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Writing Science Fiction – The New Thing

1. Remember as you shape your story, that you are writing science fiction. Understand what science fiction is and shape the plot accordingly. Or don’t, but be aware that you’re moving out of the genre. A love story with ray guns is not a SF story. A love story between two people conducted under the pervasive surveillance of a totalitarian state is – or at least was before technologies of surveillance were widely developed.

So what is a science fiction story? There are hundreds of answers to this question but I am going to give just one, from the view of a creative writer rather than a literature academic. I hope it will be useful to bear in mind when you are writing. It’s not meant to be a definition but a tool to help you create ideas and move the plot forward. It will not provide everything in your story but it will provide its backbone, its central conflict.

A science fiction story is one where the new thing – the central difference between the imagined world and ours – is at the heart of the story. Critics talk of the ‘novum’ in SF, this crucial difference in the invented world, but I will stick to ‘new thing’ as I think Latin is best avoided outside of medicine and coats of arms.

There may be many ‘new things’ in a SF story but one is usually more central than others and provides the main challenge to its characters.

I use the word ‘heart’ advisedly. It might be interesting to work out what would happen if teleportation were possible and to show what possibilities and problems that might bring, but that is all a story will ever be, interesting, if we don’t find out how our characters feel about it, how they suffer, delight and change as humans in response to this god-like power.

It’s great to write an interesting story, but wouldn’t you rather write a terrifying story, an enchanting one, a breathtaking story?

For this you need to tell us not how the future works but how it feels, through the eyes of a character we can believe in.

Narrative drive is provided by its characters’ response to a difference in the laws of science, to social conventions, to prevailing environmental conditions or to the restraints of technology between the real world and the imagined.

2. Story moves through conflict. Therefore the ‘new thing’ – the change to the laws of dimensional space, the ability to effectively brainwash people, the sentient, hallucination-leaking planetary sea – causes problems for the protagonist. In most narrative progressions, each problem offers an opportunity which leads to another problem and the nature of the problems escalate throughout the story, though this isn’t a hard and fast rule.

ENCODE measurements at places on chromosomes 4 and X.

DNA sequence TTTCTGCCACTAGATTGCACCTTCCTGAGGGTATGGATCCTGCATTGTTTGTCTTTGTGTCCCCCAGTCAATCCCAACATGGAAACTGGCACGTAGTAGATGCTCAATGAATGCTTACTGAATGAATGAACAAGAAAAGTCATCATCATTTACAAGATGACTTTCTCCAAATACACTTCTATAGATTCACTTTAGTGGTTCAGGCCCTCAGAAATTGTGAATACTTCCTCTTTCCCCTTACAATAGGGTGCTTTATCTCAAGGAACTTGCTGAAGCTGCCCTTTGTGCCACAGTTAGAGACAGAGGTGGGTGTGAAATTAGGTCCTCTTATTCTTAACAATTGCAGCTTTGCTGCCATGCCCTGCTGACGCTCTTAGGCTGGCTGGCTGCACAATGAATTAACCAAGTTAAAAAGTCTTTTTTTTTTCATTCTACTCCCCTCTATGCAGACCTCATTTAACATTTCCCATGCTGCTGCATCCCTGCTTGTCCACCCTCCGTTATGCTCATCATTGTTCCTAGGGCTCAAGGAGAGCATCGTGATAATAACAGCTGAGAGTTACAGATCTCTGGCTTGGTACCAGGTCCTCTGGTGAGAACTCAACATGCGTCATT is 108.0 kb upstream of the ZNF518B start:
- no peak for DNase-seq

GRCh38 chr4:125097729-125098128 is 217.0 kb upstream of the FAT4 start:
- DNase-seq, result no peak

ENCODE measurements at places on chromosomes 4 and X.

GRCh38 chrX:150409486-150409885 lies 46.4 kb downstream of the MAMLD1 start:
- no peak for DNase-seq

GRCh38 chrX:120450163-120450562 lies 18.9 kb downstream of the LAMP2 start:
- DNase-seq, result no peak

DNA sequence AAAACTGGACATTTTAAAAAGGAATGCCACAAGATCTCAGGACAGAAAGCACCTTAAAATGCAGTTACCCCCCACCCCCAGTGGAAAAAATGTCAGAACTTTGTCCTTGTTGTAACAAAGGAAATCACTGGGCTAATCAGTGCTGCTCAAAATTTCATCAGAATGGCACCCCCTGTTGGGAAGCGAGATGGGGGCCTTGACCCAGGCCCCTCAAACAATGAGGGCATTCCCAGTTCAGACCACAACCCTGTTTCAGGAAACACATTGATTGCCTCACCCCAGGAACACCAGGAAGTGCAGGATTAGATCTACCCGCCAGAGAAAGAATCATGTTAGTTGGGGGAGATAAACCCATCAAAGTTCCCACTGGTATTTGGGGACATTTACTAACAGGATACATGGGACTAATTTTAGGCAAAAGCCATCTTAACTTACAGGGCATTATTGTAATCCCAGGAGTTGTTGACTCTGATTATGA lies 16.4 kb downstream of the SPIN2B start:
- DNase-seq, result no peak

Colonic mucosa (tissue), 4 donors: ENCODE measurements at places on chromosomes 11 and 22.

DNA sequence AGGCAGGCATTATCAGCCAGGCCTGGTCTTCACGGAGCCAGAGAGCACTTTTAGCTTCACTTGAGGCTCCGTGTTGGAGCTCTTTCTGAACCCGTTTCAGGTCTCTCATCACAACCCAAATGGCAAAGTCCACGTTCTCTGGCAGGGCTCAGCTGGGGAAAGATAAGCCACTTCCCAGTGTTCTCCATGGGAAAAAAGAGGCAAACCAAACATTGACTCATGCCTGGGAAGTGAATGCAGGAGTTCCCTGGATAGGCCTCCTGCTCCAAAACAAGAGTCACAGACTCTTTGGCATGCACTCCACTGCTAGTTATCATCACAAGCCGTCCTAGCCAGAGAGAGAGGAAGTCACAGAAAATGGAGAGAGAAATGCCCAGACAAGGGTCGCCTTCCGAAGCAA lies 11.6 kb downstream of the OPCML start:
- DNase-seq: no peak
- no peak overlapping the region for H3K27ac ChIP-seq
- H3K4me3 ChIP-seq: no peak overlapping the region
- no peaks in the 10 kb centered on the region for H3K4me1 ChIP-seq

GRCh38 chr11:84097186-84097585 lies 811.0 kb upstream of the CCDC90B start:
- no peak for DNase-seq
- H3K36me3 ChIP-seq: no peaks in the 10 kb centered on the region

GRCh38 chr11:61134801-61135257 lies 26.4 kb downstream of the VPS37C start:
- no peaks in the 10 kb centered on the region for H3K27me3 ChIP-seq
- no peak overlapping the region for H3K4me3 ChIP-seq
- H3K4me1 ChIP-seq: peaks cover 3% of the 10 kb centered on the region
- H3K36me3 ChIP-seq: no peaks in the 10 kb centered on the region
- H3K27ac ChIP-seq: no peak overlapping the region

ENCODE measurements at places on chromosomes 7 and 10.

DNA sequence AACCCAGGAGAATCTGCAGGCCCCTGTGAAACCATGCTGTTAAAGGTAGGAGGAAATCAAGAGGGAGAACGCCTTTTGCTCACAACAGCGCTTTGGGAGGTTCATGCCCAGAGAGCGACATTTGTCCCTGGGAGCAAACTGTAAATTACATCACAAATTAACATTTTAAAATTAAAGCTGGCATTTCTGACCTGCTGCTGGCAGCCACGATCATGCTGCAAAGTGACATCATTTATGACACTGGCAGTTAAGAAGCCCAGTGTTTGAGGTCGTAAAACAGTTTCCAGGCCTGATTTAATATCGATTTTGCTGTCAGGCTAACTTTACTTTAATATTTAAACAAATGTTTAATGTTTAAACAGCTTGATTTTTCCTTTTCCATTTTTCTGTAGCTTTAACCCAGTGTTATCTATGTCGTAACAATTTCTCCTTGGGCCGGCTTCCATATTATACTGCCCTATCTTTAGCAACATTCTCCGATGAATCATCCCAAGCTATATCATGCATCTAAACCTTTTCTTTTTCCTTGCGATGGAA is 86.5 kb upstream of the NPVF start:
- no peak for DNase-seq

Don’t know what comes next? Have the new thing get in the protagonist’s way and force them to respond.

The new thing could do this by its essential nature – in a society where everything is under surveillance, the simplest act of non-conformity becomes a challenge. It could do this by going wrong, revealing its limitations. It could do this by simply spoiling breakfast if you want to foreshadow the difficulties to come. Or it could do it by doing exactly what it is meant to do in the most literal way like the computer HAL in 2001: A Space Odyssey.

It’s a good rule of thumb that the new thing is not there to make the life of the protagonist easier. That might be its goal in your imagined world but its functioning in your story cannot be without problems. Your protagonist’s relationship to the changes you posit between their world and ours will define and shape your story.

Scottie never said ‘The dilithium crystals are in fine shape, Captain. They will easily provide the power you’re asking for and we should be free of the Klingon fleet within seconds’. Yes, Star Fleet’s advanced weaponry and teleportation beams provide answers to plot problems – though they can provide problems too – but the encounter with the alien enabled by interstellar travel is the heart of the story. The writers aren’t letting the Enterprise out of there so easily. Other technologies add colour and sometimes conflict to the plot but they are not central to it.

3. The story’s biggest conflict will centre on its core ‘new thing’. For example, the technologies of control in A Clockwork Orange or 1984, the fact of being marooned on an asteroid with next to no tools and only a cast of criminals for company in Adam Roberts’ Jack Glass, and the struggle to control access to Spice in Dune.

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